SKIN CARE: TRENDS IN THE COSMETIC INDUSTRY

Cosmetic manufacturers spend billions of dollars developing newer and better products. They also spend billions of dollars promoting these products to people who are told they need them. And indeed it seems consumers have come to believe this, judging by the huge sums of money that are now spent on cosmetic products. Not only that, but people it seems are only too willing to believe cosmetic companies who claim that at long last a great breakthrough has occurred. All major developments in skin treatment, however, come from dermatological circles. These advances are later incorporated where possible by cosmetic companies and are marketed aggressively to the general public.The big breakthrough of the 1970s and 1980s was the use of Retin-A as an anti-ageing preparation. There is no doubt that Retin-A is effective for protection against and treatment for photoageing. Retin-A, however, makes the skin more sensitive, so many cosmetic companies have developed new ‘Retin-A compatible’ products. Some companies are incorporating a Retin-A derivative, called Retinal, into their products. Retinal is weaker and less effective than Retin-A, however, and you are likely to pay a lot more for it.The most important trend in cosmetics this decade is the use of sunscreen chemicals in moisturizers and foundations, since it has been conclusively demonstrated that regular use of broad spectrum sunscreens will prevent photoageing of the skin. Although incorporating sunscreens into cosmetics is a logical step, for some reason cosmetic manufacturers have chosen cinnamate as their sunscreen. Cinnamate is a weak sunscreen which blocks out only ultraviolet В light, and is not as good as much cheaper sunscreens which contain butyl methoxydibenzoyl methane and titanium dioxide.There is also a trend towards using ‘natural’ ingredients in cosmetics. Some natural ingredients, such as silicone, are useful, but others, such as allantoin and aloe vera, have no proven benefit. Anti-oxidants are also increasingly being incorporated into cosmetics. These apparently ‘mop up’ free radicals which are thought to be responsible for skin damage. Whether or not anti-oxidants are useful is not known, however they are a useful marketing strategy.Cosmetic manufacturers have also begun to produce creams for different regions of the face. You can now buy a special cream for your cheeks, another for your eyes, another for your nose, another for your mouth and still another for your throat. There is no proven value in such a regime, except to cosmetic companies who sell you five or six creams instead of one or two.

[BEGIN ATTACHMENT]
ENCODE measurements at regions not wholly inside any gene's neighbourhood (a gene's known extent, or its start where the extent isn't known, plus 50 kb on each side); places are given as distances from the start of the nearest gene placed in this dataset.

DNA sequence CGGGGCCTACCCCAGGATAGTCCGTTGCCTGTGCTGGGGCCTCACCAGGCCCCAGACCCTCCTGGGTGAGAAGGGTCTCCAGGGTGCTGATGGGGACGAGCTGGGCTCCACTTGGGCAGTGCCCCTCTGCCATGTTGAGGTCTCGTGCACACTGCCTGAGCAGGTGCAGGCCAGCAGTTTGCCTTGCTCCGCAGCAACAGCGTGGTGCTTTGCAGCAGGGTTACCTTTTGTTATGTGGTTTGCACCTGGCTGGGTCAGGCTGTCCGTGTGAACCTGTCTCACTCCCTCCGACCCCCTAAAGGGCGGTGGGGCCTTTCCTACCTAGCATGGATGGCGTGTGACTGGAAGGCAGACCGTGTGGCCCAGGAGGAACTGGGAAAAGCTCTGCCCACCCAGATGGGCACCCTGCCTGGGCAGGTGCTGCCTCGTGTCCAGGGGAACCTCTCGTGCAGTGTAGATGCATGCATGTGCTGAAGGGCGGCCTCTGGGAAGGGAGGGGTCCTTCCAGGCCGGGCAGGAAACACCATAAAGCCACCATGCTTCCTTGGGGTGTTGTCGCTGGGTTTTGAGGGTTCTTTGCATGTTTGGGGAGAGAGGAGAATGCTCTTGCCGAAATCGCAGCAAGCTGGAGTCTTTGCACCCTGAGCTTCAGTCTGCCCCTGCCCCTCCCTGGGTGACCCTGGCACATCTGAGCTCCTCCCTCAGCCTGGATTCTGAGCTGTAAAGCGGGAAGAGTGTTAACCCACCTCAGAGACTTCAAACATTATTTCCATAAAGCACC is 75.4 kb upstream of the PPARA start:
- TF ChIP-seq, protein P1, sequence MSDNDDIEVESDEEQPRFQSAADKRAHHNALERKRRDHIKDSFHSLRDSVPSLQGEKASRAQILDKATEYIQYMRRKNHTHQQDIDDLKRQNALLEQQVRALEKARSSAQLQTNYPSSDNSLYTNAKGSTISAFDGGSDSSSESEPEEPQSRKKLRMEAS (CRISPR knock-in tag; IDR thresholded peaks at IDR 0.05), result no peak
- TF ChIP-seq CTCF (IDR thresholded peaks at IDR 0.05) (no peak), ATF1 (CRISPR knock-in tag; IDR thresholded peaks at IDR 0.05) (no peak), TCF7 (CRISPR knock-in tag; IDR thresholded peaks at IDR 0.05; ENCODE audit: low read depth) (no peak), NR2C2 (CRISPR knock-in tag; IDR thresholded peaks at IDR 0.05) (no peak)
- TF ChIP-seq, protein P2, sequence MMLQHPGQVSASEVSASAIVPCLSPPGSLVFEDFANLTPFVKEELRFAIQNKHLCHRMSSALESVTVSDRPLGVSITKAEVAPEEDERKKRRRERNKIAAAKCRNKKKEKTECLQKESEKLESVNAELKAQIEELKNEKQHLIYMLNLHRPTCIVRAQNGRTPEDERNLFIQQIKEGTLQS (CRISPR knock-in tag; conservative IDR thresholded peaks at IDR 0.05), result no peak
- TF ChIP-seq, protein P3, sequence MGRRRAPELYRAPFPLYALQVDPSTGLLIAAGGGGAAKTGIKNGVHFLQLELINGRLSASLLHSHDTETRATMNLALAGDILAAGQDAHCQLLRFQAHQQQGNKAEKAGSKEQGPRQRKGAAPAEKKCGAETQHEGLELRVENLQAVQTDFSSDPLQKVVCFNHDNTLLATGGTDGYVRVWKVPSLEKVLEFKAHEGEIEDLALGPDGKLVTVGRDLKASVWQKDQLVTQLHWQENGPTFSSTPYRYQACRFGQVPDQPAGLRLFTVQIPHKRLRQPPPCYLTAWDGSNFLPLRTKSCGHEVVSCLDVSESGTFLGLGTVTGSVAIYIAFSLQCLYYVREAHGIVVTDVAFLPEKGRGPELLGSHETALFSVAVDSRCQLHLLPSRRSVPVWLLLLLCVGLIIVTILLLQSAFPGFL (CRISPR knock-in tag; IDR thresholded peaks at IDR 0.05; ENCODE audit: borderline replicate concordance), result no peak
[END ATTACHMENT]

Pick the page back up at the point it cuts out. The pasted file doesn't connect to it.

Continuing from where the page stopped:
*92/150/5*

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This entry was posted on Sunday, May 29th, 2011 at 3:18 pm and is filed under Skin Care. You can follow any responses to this entry through the RSS 2.0 feed. Both comments and pings are currently closed.

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